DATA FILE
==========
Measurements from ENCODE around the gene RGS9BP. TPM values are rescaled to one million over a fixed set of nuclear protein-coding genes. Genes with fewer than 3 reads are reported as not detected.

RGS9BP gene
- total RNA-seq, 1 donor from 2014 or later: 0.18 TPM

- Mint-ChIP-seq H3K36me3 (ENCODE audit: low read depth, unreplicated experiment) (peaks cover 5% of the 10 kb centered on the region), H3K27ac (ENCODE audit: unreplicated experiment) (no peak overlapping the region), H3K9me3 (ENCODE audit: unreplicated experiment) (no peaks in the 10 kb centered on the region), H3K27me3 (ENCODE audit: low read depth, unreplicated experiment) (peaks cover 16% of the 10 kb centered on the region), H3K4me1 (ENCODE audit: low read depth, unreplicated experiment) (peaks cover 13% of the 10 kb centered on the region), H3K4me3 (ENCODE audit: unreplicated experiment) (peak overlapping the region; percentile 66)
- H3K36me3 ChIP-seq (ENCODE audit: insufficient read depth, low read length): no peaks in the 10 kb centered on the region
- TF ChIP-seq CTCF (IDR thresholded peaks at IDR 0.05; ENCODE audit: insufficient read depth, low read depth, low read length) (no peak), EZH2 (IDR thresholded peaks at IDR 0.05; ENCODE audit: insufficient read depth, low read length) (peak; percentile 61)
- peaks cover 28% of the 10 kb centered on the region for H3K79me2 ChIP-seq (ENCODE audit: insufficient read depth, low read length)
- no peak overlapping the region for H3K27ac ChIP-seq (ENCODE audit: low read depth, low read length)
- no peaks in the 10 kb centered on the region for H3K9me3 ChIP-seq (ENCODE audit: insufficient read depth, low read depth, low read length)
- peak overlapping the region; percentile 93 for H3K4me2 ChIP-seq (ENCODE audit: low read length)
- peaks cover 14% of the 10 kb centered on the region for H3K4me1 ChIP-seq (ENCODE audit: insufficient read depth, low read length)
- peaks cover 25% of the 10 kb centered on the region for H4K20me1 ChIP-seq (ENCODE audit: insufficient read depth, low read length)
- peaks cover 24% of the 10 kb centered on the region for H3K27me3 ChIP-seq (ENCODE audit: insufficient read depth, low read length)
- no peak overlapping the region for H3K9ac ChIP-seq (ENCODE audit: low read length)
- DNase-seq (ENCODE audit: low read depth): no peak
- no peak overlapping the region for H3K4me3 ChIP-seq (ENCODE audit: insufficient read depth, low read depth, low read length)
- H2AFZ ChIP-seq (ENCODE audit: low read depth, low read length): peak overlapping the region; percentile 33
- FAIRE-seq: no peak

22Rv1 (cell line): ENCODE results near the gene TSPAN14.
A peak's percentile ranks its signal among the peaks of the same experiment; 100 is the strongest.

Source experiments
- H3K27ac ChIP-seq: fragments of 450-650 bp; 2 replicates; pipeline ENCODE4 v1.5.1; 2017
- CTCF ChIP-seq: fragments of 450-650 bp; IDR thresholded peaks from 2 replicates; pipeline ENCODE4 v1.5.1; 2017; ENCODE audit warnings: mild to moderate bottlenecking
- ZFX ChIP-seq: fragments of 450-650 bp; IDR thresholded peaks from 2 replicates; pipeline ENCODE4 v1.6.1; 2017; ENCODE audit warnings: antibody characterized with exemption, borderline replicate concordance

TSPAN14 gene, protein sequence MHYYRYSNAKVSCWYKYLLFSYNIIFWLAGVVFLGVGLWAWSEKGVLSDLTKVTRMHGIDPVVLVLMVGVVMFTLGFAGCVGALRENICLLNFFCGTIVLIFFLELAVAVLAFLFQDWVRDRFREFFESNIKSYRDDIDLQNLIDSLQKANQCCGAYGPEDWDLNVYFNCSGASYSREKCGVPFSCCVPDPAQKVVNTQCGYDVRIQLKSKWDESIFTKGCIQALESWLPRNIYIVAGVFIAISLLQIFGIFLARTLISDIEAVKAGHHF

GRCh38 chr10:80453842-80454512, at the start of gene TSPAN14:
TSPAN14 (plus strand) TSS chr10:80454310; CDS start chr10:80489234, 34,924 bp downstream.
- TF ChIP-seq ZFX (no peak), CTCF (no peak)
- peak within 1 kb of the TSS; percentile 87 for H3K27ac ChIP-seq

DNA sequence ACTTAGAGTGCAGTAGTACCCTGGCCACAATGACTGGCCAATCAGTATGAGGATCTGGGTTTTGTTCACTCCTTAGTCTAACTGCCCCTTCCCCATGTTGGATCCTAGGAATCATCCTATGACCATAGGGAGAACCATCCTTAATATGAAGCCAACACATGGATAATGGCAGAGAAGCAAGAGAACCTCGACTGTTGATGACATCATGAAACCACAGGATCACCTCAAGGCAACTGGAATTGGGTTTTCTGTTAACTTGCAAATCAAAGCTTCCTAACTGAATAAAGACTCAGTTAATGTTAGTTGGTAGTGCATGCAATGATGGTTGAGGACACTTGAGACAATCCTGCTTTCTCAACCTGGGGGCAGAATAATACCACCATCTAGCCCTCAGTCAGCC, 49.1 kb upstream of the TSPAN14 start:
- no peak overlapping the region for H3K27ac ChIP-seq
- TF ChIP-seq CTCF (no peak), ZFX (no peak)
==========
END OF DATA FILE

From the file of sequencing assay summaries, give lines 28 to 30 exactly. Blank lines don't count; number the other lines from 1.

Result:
- TF ChIP-seq ZFX (no peak), CTCF (no peak)
- peak within 1 kb of the TSS; percentile 87 for H3K27ac ChIP-seq

DNA sequence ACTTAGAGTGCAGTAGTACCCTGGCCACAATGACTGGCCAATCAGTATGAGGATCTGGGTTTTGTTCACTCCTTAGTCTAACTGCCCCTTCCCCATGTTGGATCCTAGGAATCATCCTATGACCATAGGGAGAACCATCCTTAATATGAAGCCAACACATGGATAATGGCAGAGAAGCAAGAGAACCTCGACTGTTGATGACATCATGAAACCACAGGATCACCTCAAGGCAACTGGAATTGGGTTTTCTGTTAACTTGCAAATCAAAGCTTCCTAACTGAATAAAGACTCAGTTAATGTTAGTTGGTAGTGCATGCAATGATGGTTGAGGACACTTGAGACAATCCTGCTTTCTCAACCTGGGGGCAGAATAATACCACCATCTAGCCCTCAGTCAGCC, 49.1 kb upstream of the TSPAN14 start: